Confused about how our food is produced? Here’s where you can find the facts
If you care about how your food is produced, but find it hard to sort between facts and rhetoric in the media, you’re not alone.
Here are some trusted resources which will help you bypass the misleading, contradictory and sometimes even incorrect information out there about food production:
Meet the farmers who grow your food
The Real Dirt on Farming is a booklet produced by Canadian farmers to help connect you with the food you eat. In it you’ll meet some of Canada’s farm families and learn about the realities of their work. You learn things like the difference between growing crops conventionally and organically, why and how farmers use pesticides, animal housing and animal welfare, environmental sustainability and technology.
Each Real Dirt on Farming blog story explores a specific issue, such as eggs, health and safety and the environment. Stop by The Real Dirt on Farming and hear from some of the people who are on the ground producing our food.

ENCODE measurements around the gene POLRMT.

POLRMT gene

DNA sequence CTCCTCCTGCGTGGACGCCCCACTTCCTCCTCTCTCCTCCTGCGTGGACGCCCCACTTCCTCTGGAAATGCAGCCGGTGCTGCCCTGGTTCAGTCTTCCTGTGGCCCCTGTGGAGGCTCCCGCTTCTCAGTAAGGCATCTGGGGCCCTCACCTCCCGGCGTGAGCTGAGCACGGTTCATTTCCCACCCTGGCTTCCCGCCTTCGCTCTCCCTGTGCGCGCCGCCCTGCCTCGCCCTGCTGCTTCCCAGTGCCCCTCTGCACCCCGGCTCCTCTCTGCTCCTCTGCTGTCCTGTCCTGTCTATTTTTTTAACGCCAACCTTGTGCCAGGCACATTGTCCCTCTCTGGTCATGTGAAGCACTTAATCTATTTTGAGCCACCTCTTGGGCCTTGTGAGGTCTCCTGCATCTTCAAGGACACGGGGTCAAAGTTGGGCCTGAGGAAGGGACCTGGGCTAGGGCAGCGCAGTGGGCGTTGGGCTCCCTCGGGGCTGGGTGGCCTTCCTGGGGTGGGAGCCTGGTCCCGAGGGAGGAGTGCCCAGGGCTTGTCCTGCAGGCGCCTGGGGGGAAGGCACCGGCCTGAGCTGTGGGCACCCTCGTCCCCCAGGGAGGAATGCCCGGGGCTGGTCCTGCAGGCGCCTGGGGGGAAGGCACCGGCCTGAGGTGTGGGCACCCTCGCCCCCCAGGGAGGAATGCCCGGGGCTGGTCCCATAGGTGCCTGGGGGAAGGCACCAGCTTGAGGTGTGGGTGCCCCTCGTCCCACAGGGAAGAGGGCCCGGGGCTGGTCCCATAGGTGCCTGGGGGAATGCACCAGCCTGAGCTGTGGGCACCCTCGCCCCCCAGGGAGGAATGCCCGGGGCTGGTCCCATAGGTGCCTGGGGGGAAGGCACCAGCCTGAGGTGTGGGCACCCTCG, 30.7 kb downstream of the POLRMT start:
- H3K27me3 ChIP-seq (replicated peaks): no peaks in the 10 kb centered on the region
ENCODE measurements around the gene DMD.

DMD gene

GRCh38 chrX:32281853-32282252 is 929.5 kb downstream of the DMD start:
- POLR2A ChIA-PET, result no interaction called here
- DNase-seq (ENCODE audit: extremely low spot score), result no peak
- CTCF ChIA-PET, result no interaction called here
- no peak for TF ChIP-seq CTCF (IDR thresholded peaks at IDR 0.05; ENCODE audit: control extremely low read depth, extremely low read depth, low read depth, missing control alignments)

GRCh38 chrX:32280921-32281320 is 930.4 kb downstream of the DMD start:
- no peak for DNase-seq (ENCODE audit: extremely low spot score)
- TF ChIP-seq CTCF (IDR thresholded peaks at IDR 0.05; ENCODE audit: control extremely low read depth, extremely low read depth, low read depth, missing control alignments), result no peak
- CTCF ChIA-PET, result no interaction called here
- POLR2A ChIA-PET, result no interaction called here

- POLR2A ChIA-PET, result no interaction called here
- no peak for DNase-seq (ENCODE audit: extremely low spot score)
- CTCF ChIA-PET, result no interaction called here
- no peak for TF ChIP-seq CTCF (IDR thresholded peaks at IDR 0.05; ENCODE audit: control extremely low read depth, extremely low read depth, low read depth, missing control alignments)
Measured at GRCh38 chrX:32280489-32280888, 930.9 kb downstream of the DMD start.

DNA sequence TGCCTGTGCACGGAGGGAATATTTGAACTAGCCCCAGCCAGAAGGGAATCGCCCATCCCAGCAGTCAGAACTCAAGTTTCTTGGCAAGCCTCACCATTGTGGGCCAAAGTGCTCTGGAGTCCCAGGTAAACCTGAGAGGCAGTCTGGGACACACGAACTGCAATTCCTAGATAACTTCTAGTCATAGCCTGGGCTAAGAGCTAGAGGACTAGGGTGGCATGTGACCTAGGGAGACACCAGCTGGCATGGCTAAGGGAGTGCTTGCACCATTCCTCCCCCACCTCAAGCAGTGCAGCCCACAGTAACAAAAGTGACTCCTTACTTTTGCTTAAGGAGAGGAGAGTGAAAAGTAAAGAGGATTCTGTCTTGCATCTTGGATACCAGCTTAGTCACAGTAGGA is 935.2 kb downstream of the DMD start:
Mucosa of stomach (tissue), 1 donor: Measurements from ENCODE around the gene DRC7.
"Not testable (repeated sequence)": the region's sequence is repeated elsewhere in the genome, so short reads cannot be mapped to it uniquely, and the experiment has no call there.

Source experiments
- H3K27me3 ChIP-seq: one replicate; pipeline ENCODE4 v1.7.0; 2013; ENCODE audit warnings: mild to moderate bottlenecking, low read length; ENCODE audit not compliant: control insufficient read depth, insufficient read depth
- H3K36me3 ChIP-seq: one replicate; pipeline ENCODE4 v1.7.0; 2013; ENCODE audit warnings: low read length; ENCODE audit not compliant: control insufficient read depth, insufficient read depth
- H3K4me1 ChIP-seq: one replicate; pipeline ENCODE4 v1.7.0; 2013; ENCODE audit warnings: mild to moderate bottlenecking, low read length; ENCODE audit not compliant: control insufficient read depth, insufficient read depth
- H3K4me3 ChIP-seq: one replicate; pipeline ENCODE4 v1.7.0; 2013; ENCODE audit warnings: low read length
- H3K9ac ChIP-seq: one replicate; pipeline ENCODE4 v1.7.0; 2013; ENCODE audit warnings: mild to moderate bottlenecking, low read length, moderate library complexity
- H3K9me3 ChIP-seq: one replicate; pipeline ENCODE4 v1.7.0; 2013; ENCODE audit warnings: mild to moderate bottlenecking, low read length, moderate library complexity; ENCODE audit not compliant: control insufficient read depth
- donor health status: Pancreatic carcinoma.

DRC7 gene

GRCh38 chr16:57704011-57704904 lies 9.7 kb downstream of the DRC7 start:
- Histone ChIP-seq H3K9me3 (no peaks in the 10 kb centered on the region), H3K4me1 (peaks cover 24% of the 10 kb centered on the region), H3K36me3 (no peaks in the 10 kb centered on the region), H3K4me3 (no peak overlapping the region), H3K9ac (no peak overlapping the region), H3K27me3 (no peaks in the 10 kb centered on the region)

Helping food producers do it right
The Canadian Centre for Food Integrity is a research organization that provides food producers with resources, training and dialogue. That work helps them understand what consumers want, and helps consumers find answers to their questions.
Agriculture and Agri-Food Canada
Their We grow a lot more than you may think online brochure explores the variety of crops our farmers produce, and how they stay ahead of the world in terms of quality, sustainability and competitiveness.
Know your beef
When it comes to beef, several highly respectable organizations provide information about how beef is produced, nutritional information, facts about environmental impacts and more:
Canada Beef has a series of highly informative fact sheets about beef, recipes and articles. Wondering about antibiotic use, how to make the perfect roast, water conservation or food safety? You’ll be sure to find the answer here.
Alberta Beef Producers also have information on such hot topics as hormones, antibiotics and raising cattle ethically, as well as a section for educators.
For information on codes of practice for the care and handling of beef cattle, environmental regulations, innovation and sustainability, check out the Canadian Cattlemen’s Association website.
Our own blog also has plenty of helpful information for consumers. Look under topics such as environment, animal care or food safety to find facts about Alberta beef.